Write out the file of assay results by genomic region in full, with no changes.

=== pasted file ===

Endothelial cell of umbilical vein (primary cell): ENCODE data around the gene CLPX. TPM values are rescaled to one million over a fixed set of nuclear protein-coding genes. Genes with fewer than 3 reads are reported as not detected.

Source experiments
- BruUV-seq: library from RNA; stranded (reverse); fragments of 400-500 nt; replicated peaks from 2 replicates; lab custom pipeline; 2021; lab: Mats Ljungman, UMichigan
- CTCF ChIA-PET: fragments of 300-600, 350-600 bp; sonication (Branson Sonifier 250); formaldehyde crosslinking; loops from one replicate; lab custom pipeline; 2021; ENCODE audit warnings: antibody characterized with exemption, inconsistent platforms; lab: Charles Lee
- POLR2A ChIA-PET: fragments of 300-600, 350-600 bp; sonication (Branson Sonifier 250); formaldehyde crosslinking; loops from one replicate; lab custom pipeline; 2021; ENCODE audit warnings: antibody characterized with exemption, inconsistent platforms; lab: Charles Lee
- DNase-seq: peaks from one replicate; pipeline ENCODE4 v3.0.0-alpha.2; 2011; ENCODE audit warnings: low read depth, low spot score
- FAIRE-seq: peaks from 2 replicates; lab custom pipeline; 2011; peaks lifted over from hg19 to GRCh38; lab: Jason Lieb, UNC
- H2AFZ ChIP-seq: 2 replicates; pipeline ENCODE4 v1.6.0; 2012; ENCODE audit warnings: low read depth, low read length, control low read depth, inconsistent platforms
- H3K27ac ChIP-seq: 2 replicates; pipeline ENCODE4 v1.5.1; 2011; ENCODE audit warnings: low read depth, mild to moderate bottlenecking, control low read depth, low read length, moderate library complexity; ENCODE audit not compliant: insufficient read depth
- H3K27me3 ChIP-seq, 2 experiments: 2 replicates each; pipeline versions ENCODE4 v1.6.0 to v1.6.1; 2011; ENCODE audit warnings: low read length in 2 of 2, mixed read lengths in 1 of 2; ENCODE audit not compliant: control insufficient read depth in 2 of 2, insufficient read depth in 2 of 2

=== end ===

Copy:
Endothelial cell of umbilical vein (primary cell): ENCODE data around the gene CLPX. TPM values are rescaled to one million over a fixed set of nuclear protein-coding genes. Genes with fewer than 3 reads are reported as not detected.

Source experiments
- BruUV-seq: library from RNA; stranded (reverse); fragments of 400-500 nt; replicated peaks from 2 replicates; lab custom pipeline; 2021; lab: Mats Ljungman, UMichigan
- CTCF ChIA-PET: fragments of 300-600, 350-600 bp; sonication (Branson Sonifier 250); formaldehyde crosslinking; loops from one replicate; lab custom pipeline; 2021; ENCODE audit warnings: antibody characterized with exemption, inconsistent platforms; lab: Charles Lee
- POLR2A ChIA-PET: fragments of 300-600, 350-600 bp; sonication (Branson Sonifier 250); formaldehyde crosslinking; loops from one replicate; lab custom pipeline; 2021; ENCODE audit warnings: antibody characterized with exemption, inconsistent platforms; lab: Charles Lee
- DNase-seq: peaks from one replicate; pipeline ENCODE4 v3.0.0-alpha.2; 2011; ENCODE audit warnings: low read depth, low spot score
- FAIRE-seq: peaks from 2 replicates; lab custom pipeline; 2011; peaks lifted over from hg19 to GRCh38; lab: Jason Lieb, UNC
- H2AFZ ChIP-seq: 2 replicates; pipeline ENCODE4 v1.6.0; 2012; ENCODE audit warnings: low read depth, low read length, control low read depth, inconsistent platforms
- H3K27ac ChIP-seq: 2 replicates; pipeline ENCODE4 v1.5.1; 2011; ENCODE audit warnings: low read depth, mild to moderate bottlenecking, control low read depth, low read length, moderate library complexity; ENCODE audit not compliant: insufficient read depth
- H3K27me3 ChIP-seq, 2 experiments: 2 replicates each; pipeline versions ENCODE4 v1.6.0 to v1.6.1; 2011; ENCODE audit warnings: low read length in 2 of 2, mixed read lengths in 1 of 2; ENCODE audit not compliant: control insufficient read depth in 2 of 2, insufficient read depth in 2 of 2